Saturday, September 1, 2012

Doubles and Decimals in C#

While I say C#, from what I’ve researched on floating point types so far, this concept could apply to most languages.

If you’ve ever programmed using double type values in your program I can safely say at this point that you are probably doing it wrong. You may never notice it but doing work with doubles is at some point going to give you an error that you may never notice until the day some critical function is supposed to happen based on a value and then you find the critical function isn’t getting triggered. Murphy’s law. Believe in it.

Where does this spawn from? While building a system for very very basic data analysis, I needed an even more basic addition of numbers to ensure that the total of values in a column was equal to 100 before allowing the user to progress to the next step. I was testing the program out and everything seemed fine, and just as I was about to roll the system out, I had a few more values to change in the database. Instead of doing it manually I thought I’d test the system again and do it through there. (Why is this important? Because it’s incredible where some things can go unnoticed through several hours of complete testing). While all this time I had been adding whole numbers, in this case I needed to actually add decimal numbers. Somehow, even though a basic on paper calculation gave me 100, the program was saying values do not add up to a 100. In debug mode, I discovered that at one point, 22.4+23.7 was giving me 46.9999999939. What. The. Debug??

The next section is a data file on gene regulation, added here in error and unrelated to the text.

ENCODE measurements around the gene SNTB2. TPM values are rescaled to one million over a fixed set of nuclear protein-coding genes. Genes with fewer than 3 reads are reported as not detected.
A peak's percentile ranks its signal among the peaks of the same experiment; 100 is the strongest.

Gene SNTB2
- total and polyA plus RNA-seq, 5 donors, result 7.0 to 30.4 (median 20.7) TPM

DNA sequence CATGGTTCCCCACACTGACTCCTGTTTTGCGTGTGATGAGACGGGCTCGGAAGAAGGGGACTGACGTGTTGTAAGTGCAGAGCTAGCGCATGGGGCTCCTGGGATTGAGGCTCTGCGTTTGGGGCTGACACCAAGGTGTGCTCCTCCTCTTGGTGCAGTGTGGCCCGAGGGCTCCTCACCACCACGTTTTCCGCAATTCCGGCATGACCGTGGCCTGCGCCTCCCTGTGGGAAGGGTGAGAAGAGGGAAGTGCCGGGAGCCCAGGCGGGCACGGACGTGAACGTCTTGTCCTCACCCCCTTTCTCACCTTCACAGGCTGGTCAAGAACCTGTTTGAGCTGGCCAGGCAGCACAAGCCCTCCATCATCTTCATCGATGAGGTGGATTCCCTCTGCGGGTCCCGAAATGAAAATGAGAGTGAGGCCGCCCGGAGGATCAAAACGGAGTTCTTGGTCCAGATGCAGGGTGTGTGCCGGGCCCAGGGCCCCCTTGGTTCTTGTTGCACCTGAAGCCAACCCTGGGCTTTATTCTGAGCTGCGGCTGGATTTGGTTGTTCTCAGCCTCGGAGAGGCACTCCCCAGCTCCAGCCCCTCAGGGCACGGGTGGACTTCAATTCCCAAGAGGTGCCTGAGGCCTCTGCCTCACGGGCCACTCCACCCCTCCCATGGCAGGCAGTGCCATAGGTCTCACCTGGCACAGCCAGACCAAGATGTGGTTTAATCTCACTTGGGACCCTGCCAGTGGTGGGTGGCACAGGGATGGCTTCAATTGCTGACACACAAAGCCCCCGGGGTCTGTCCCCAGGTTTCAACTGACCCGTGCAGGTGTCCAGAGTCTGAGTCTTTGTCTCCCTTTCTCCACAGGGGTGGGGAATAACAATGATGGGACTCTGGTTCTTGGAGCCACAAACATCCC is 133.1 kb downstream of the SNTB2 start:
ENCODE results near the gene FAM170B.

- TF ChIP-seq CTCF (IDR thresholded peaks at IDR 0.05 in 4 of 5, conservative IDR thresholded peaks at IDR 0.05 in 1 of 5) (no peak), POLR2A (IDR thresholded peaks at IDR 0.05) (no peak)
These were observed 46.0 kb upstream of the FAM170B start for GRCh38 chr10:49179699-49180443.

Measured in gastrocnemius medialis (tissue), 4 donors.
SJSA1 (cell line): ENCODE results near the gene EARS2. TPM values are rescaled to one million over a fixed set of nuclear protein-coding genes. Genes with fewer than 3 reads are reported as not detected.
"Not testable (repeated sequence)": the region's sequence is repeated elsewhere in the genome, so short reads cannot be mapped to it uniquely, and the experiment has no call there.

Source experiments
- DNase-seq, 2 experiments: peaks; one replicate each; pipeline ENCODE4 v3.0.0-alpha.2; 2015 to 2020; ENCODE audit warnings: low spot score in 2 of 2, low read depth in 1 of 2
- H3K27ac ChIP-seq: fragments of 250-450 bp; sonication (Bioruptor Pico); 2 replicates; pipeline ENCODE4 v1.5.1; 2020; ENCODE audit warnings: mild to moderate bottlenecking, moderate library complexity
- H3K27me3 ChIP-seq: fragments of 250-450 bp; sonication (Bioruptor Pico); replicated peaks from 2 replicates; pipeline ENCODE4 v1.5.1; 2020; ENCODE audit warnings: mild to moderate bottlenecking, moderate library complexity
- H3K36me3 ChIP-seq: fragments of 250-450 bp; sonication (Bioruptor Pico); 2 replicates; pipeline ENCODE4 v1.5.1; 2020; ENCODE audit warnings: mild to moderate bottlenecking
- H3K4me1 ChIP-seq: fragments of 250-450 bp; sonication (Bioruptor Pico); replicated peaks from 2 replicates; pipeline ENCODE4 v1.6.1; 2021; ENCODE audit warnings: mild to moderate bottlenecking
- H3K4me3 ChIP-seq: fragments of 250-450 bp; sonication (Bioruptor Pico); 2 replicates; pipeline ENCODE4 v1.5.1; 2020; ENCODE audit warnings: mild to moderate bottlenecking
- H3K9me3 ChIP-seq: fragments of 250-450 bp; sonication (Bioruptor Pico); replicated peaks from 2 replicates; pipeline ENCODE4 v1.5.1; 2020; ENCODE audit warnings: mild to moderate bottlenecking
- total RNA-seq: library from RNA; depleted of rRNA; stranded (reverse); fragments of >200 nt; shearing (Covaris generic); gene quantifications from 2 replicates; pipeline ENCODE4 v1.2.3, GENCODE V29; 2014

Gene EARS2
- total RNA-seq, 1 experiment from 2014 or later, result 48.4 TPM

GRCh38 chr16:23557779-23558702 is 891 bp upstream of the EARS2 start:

Reading up through the documentation and several threads on the internet enlightened me that double values aren’t meant to be precise. They are meant for speed. They can be affected by the strangest things such as directX interfering with the bits. It’s scary, but it is what it is. The solution? Use decimal types. Almost always, you are going to use the slightly heavier but absolutely precise decimal types. DO NOT use floating point type variables.

But that begs the question. What are double types useful for? Sure, they are faster but where would you use them? Essentially in anything that needs speed while allowing for a very small percentage of error. Redrawing sprites based on their screen positions can use double to store the vector coordinates. Believe it or not, extremely large dataset mining, to get a general trend is a likely application. But essentially, for us who write applications for everyday use, we need precise values and therefore keep it in mind, decimal types.

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